Gluten Free Oats | Gluten Allergy | Celiac | Allergy

Gluten Free Oats

by Allergy Guy

Gluten-free oats – are they really gluten free?  This is a grey area at present. Do not eat oats if you are on a gluten free diet until you have read this article.

Traditionally, the gluten free diet means avoiding wheat, barely, rye and oats.  But there is controversy over the oats.

Gluten Free Oats – The Basis

Some feel that the problem with oats is that they get contaminated when wheat has slipped into the seeds used to sow the oat fields.

If this is true, then you can have gluten-free oats if you can guarantee that the oat field has not been contaminated by wheat, barley or rye seeds.  This is the basis for which manufacturers claim to produce ‘gluten free oats’.

Disputing Gluten Free Oats

However, like all grains, oats do contain gluten.  The gluten has a somewhat different structure from the gluten found in wheat.  The ‘oats-are-gluten-free’ contingent believes that this gluten is sufficiently different in structure from wheat gluten as to be harmless to celiacs.

This may be true, but it may not be.  It could be that this type of gluten can be tolerated by some celiacs but not others.  It could be that more of this type of gluten can be tolerated by celiacs than wheat gluten, but that there is still a limit.

Personally, I’m not convinced and I would like to see more research that is definitive about this issue.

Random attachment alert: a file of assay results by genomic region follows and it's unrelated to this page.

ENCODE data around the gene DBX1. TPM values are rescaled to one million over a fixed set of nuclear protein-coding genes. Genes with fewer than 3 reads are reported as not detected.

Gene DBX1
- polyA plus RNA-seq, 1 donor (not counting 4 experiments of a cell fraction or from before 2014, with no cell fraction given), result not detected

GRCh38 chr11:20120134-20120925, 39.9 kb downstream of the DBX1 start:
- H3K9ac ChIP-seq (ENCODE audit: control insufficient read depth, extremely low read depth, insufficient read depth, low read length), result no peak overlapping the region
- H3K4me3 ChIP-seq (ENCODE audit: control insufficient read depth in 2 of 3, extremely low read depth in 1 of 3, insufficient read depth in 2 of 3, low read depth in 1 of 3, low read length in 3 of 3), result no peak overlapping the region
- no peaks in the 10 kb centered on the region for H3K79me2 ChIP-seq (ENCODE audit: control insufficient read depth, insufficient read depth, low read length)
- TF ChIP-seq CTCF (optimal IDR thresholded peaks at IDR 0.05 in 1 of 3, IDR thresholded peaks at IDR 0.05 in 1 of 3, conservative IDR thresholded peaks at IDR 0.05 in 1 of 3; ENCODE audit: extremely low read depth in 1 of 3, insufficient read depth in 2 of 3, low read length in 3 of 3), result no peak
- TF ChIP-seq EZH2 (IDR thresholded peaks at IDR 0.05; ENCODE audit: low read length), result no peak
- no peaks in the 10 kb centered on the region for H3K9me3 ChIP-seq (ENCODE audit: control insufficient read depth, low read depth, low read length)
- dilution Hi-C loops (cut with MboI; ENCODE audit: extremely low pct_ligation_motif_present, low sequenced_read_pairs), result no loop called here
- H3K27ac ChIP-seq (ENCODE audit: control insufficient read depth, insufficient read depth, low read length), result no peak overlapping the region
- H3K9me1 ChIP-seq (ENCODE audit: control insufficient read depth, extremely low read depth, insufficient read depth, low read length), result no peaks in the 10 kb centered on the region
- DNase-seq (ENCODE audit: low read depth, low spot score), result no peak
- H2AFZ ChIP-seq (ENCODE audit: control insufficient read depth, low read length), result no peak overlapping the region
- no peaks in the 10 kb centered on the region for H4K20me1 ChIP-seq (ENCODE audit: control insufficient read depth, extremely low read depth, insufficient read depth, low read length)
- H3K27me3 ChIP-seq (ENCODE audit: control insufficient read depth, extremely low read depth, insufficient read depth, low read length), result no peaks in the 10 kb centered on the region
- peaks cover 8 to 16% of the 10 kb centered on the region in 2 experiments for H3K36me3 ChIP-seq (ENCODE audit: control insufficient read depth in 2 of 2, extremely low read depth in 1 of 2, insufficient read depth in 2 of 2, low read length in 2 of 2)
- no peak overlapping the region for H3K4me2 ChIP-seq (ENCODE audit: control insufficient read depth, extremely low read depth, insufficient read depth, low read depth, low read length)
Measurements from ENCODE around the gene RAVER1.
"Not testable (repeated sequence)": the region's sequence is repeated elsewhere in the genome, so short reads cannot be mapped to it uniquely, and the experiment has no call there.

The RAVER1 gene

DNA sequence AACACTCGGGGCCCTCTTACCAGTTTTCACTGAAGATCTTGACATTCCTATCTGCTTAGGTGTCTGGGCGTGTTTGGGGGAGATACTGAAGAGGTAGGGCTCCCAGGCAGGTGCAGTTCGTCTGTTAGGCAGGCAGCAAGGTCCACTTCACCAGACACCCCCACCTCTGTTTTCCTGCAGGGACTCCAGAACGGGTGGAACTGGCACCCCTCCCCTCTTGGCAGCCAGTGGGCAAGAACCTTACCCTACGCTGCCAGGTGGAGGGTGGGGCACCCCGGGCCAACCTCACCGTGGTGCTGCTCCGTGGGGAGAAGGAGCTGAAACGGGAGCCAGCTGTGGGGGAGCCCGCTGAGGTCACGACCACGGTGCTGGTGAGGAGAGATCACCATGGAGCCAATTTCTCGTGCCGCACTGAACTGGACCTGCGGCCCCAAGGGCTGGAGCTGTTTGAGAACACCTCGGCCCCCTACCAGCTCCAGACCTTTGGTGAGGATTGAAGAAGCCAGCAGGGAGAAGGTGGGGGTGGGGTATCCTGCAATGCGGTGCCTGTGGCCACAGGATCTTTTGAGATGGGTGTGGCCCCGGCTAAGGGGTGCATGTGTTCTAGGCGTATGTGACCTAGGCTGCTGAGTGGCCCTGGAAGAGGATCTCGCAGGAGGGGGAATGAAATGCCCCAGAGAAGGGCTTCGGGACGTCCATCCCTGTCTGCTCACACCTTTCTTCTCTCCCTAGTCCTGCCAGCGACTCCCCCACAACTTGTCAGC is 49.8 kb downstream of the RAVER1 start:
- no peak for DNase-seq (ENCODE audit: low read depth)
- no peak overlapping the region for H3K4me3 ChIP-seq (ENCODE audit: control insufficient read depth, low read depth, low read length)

Gluten Allergy and Oats

Putting aside the debate about oat gluten and celiac, how about oat gluten and gluten allergy.

Gluten allergy is different from celiac, and there is more possibility for variation from one person to the other.

If you have a gluten allergy, you should be aware that oat gluten may be a problem, and then either avoid it if you have a low risk tolerance, or test how you feel when you eat oats vs. when you don’t, and let that decide.

Not that in the case of celiacs, it is not possible to decide on your gluten exposure tolerance, since you may feel fine but be damaging your organs and increasing your risk of cancer over time with even a small exposure to gluten.


At this point, I can not recommend oats to anyone with celiac disease.  If you have a gluten allergy, it is up to you to decide how sensitive you are to oat gluten, if at all.

Do you have a gluten allergy or are you celiac?  How do you feel about gluten free oats? Do you eat them or avoid them? Please leave a comment.

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